Why is Vitamin A a Natural Antioxidant?
Antioxidants are special substances that help protect cells in the body from damage caused by molecules that are unstable, referred to as free radicals. This damage can lead to cancer and other diseases, and research has shown that certain antioxidants can either slow down or prevent some from occurring, giving us better and more long-lasting health.
Beta-carotene is a carotenoid, the principle pigment which gives red, yellow, orange and green fruits and veg their colour. It's converted by the body into vitamin A, where it acts as an antioxidant and helps keep us healthy. Other natural antioxidants include lycopene and vitamins C and E.
Most people do not suffer deficiencies of vitamin A except in developing countries, where a lack of this vitamin can cause cataracts and blindness. However, some studies suggest that taking a beta-carotene supplement can also slow done the progression of macular degeneration, an eye disease common in elderly people worldwide. In the West, a healthy diet that is rich in fresh fruits and vegetables usually provides enough antioxidants not to cause an actual deficiency.
People who do choose to supplement the amount of beta-carotene in their diet take either liquid vitamin supplements, or supplements in capsule and tablet form. Most take an extra 25 mg per day, although taking more has no serious side effects, with the exception of turning the skin an orangey colour (some may consider this a plus!). Large amounts of beta-carotene can deplete levels of vitamin E, however, so some people choose to take a vitamin E supplement as well.
The human body converts beta-carotene into vitamin A, which means there is no set RDA, or Recommended Daily Allowance, of vitamin A. Instead the RDA is expressed as a retinol equivalent, or RE. If you choose to buy supplements, make sure you look on the label to see how much you are getting, which can vary if you are buying a liquid vitamin supplement, a powder or a pill.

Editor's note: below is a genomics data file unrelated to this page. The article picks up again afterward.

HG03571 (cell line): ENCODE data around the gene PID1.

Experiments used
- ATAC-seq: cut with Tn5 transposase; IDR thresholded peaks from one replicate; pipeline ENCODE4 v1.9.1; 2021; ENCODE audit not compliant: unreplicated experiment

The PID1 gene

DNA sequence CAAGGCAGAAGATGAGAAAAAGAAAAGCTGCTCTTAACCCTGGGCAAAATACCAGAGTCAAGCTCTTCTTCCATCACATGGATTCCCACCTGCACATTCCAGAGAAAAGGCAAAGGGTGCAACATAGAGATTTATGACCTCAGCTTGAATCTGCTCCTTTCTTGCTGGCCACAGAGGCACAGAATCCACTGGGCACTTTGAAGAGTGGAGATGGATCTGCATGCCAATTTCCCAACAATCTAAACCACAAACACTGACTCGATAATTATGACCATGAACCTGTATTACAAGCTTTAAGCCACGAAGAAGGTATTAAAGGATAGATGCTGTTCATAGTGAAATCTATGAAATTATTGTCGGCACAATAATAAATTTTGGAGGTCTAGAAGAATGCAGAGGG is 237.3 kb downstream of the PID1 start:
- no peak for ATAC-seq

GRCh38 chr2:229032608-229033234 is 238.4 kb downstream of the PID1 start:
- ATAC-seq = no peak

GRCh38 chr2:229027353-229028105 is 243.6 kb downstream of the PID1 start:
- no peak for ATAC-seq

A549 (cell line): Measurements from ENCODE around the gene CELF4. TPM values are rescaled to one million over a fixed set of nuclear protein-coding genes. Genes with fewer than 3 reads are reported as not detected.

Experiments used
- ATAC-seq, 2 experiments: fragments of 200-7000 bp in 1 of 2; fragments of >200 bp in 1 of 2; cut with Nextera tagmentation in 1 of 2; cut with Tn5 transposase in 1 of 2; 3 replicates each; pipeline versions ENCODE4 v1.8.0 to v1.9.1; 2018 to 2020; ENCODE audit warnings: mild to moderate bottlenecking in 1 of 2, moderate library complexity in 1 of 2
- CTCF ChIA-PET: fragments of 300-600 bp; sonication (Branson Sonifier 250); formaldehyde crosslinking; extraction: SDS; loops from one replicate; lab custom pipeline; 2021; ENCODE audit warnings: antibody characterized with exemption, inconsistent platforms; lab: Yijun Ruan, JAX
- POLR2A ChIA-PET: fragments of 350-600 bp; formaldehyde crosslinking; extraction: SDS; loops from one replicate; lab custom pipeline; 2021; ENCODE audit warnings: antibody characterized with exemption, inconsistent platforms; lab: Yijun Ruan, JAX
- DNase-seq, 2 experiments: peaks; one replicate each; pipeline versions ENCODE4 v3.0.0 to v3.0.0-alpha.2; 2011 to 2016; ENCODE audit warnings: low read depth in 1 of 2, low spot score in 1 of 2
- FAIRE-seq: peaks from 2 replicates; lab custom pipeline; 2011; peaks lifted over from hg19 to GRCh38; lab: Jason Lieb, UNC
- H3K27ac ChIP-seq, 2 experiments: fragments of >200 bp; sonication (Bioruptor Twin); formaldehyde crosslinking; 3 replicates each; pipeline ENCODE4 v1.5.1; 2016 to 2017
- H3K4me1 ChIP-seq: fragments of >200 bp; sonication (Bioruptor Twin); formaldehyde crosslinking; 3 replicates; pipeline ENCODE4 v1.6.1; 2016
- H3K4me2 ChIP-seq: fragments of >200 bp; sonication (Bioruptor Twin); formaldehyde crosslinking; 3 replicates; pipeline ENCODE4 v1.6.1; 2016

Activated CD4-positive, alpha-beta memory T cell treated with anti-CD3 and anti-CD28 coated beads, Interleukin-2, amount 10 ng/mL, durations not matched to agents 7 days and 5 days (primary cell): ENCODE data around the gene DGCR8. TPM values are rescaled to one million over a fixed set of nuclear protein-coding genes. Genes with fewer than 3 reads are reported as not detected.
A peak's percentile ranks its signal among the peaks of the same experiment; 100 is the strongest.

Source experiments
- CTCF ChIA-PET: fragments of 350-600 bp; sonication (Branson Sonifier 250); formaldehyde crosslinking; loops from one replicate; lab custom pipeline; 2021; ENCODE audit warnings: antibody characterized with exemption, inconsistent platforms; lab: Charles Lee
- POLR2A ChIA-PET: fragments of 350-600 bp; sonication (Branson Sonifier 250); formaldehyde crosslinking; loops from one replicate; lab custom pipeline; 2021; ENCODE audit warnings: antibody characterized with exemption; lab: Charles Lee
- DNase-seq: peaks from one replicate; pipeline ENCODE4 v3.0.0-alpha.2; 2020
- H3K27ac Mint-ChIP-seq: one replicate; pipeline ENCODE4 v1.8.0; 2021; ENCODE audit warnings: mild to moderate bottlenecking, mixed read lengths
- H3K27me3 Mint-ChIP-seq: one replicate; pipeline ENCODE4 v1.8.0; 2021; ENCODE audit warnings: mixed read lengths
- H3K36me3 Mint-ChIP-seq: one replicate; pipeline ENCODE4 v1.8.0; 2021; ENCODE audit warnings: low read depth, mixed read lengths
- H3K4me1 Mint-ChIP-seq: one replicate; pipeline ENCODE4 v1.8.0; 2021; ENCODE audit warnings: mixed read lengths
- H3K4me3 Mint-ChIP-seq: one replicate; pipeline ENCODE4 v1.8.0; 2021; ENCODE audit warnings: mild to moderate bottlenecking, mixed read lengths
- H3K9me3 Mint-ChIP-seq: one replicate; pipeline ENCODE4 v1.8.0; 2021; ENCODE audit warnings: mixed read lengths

Only buy vitamin supplements of any kind from a reputable source, and be aware of buying online from countries outside the EU. The products you buy there may not have undergone as much scrutiny for quality and quality as ones you purchase in the UK.
Natural Sources of Vitamin A
If you choose to get your sources of beta-carotene from the food you eat, you'll be spoilt for choice. Fresh food sources of beta-carotene include the following, although there are many more:
- cod liver oil
- egg yolk and butter
- beef and chicken livers
- carrot, kale, sweet potato, red pepper, tomatoes and butternut squash
- mango and cantaloupe
To get the most from these fruits and veg it is advised not to peel them, as much of the goodness is in the skin. And while we have been taught that eating raw food is always the best for our health, lightly grilling or steaming some of these vegetables can actually improve our bodies' abilities to absorb them.
Words of Caution
If you smoke or drink you may need extra vitamin A. That's because alcohol depletes the vitamin A resources in your body, while tobacco stops the body from absorbing the vitamin A already present in your diet. But some studies have said that taking beta-carotene supplements can increase smokers' risk of lung cancer, so it's better to just increase the vitamin A in your diet.
Always consult your doctor before taking any supplement, as they can interfere with prescribed medication or with other vitamin or herbal supplement you may be taking. Better safe than sorry!